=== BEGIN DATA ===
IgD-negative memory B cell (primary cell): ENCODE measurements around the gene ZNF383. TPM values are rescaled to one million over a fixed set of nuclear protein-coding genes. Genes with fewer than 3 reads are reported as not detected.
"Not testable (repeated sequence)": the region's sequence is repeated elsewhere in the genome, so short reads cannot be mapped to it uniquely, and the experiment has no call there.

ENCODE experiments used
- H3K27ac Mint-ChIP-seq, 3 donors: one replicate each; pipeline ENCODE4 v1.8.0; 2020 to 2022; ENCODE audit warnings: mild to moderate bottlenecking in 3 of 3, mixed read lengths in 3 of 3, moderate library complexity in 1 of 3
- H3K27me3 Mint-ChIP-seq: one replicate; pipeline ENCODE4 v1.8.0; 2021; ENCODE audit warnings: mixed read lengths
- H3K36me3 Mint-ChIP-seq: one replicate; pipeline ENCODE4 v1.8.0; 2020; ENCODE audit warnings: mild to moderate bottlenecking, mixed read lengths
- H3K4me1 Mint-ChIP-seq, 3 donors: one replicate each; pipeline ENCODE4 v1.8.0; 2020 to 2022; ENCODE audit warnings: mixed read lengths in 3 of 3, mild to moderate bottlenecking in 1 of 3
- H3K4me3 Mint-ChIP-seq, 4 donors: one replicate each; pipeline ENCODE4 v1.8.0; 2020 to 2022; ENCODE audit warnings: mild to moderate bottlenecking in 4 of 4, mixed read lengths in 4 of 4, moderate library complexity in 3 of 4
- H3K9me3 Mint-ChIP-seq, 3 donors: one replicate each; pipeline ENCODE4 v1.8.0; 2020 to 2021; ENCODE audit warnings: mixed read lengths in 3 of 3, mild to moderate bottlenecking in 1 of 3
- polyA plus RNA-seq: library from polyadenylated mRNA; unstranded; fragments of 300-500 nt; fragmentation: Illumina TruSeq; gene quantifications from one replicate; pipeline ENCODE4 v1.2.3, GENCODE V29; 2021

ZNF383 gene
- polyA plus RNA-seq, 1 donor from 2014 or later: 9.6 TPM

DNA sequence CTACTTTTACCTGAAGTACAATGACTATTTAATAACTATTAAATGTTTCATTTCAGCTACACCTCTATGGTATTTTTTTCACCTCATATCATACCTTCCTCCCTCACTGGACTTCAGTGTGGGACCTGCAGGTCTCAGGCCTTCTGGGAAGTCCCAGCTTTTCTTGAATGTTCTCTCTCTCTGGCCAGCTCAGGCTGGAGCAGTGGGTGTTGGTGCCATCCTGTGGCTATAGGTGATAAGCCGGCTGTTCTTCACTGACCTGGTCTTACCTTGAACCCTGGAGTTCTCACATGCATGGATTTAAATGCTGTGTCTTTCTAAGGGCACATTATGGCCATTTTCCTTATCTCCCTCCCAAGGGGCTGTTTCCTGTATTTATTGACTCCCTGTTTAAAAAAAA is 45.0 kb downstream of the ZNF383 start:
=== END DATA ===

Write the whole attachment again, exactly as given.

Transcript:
IgD-negative memory B cell (primary cell): ENCODE measurements around the gene ZNF383. TPM values are rescaled to one million over a fixed set of nuclear protein-coding genes. Genes with fewer than 3 reads are reported as not detected.
"Not testable (repeated sequence)": the region's sequence is repeated elsewhere in the genome, so short reads cannot be mapped to it uniquely, and the experiment has no call there.

ENCODE experiments used
- H3K27ac Mint-ChIP-seq, 3 donors: one replicate each; pipeline ENCODE4 v1.8.0; 2020 to 2022; ENCODE audit warnings: mild to moderate bottlenecking in 3 of 3, mixed read lengths in 3 of 3, moderate library complexity in 1 of 3
- H3K27me3 Mint-ChIP-seq: one replicate; pipeline ENCODE4 v1.8.0; 2021; ENCODE audit warnings: mixed read lengths
- H3K36me3 Mint-ChIP-seq: one replicate; pipeline ENCODE4 v1.8.0; 2020; ENCODE audit warnings: mild to moderate bottlenecking, mixed read lengths
- H3K4me1 Mint-ChIP-seq, 3 donors: one replicate each; pipeline ENCODE4 v1.8.0; 2020 to 2022; ENCODE audit warnings: mixed read lengths in 3 of 3, mild to moderate bottlenecking in 1 of 3
- H3K4me3 Mint-ChIP-seq, 4 donors: one replicate each; pipeline ENCODE4 v1.8.0; 2020 to 2022; ENCODE audit warnings: mild to moderate bottlenecking in 4 of 4, mixed read lengths in 4 of 4, moderate library complexity in 3 of 4
- H3K9me3 Mint-ChIP-seq, 3 donors: one replicate each; pipeline ENCODE4 v1.8.0; 2020 to 2021; ENCODE audit warnings: mixed read lengths in 3 of 3, mild to moderate bottlenecking in 1 of 3
- polyA plus RNA-seq: library from polyadenylated mRNA; unstranded; fragments of 300-500 nt; fragmentation: Illumina TruSeq; gene quantifications from one replicate; pipeline ENCODE4 v1.2.3, GENCODE V29; 2021

ZNF383 gene
- polyA plus RNA-seq, 1 donor from 2014 or later: 9.6 TPM

DNA sequence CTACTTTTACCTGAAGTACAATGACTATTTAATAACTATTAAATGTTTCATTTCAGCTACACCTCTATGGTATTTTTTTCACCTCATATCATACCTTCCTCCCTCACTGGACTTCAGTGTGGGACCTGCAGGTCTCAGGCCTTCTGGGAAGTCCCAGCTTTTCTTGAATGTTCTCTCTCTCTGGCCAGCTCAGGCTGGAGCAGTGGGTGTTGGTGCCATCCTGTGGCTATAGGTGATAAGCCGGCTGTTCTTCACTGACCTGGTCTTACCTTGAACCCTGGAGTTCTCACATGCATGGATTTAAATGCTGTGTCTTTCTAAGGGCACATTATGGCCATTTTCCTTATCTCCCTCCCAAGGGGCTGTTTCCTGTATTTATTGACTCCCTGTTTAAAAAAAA is 45.0 kb downstream of the ZNF383 start: